Sen. Proposes Hike In Pennsylvania Teachers’ Starting Salary | News, Sports, Jobs


A Berks County Democrat wants to boost starting pay for Pennsylvania’s teachers to $45,000 a year.

Sen. Judith Schwank, D-Berks, recently introduced Senate Bill 1211 to bump starting pay for teachers from the current $18,500 listed in state law. The legislation has been sent to the Senate Education Committee, which counts among its members Sen. Michele Brooks, R-Crawford/Mercer/Erie/Warren. There are several Democratic co-sponsors of the legislation, but no Republican co-sponsors, which makes it doubtful the bill will progress anytime soon.

“The education professionals helped by the minimum salary proposal are currently not earning enough to raise a small family and pay their college debt.” Schwank wrote in her memorandum. “Given the crucial role teachers play in the lives of students, they shouldn’t have to scrape to make ends meet. This proposal demonstrates respect for professional educators by providing them with a wage that is more in line with what similarly educated professionals earn.”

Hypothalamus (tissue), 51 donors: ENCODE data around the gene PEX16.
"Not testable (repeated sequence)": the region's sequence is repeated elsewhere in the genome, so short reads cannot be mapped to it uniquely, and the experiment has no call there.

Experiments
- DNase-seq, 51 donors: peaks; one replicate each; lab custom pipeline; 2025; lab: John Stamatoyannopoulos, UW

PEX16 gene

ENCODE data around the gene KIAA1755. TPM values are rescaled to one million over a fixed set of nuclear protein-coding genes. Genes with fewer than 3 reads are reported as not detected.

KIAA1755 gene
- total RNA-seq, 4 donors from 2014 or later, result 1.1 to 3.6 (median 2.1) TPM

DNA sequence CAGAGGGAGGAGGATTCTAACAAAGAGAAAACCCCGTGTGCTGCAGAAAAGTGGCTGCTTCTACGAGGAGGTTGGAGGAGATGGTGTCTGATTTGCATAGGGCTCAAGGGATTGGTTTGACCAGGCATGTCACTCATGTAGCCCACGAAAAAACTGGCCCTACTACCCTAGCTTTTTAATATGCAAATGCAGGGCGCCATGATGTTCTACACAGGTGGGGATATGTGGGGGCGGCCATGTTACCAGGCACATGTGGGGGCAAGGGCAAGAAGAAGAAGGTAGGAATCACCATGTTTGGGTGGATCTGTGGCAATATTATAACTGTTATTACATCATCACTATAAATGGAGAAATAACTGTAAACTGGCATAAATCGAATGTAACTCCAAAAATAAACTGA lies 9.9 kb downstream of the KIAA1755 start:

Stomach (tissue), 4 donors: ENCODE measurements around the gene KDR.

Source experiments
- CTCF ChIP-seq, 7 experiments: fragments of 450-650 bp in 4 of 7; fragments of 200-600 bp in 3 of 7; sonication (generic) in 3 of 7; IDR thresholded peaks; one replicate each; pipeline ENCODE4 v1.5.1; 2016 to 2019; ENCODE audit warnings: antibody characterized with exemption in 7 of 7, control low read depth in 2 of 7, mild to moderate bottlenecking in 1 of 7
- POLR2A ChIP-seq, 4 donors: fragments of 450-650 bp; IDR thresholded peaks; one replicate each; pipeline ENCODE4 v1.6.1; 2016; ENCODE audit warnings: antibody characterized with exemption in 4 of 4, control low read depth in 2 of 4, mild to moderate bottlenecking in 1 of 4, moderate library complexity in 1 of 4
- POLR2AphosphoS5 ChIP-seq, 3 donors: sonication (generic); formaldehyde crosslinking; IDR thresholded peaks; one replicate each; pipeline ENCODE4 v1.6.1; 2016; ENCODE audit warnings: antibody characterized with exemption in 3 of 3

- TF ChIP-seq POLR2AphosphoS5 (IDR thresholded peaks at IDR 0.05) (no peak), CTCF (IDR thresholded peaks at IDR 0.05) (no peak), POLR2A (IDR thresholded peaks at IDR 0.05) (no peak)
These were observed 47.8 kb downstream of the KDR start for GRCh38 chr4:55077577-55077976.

Schwank said the bill won’t require existing teacher contracts to be reopened to change all teacher salaries. The only requirement is any teacher earning less than $45,000 to have their pay increased. Schwank said when teacher salaries were last increased in 1989, salaries of more experienced teachers didn’t change. Schwank said the state is behind the schedule for increases to minimum teacher salaries, particularly to keep pace with inflation.

The legislation would also include what Schwank terms “educator-type employees” like social workers, psychologists and therapists who work in professional positions. Schwank cited a Governor’s Budget Office estimate that roughly 1,500 teachers would receive raises.

“Given the limited scope of this proposal it is my intention to solve the specific and narrow problem of teacher retention in certain locations,” Schwank said.

According to an Associated Press report, the number of new teacher certifications fell by two-thirds in the 2010s while the number of education majors studying in the Pennsylvania State System of Higher Education decreased from about 30,000 in 2012 to roughly 17,000 in 2021.

“We used to be a prime exporter of educators, and now we’re not holding on to the people,” said Tanya Garcia, state deputy secretary for post-secondary and higher education.

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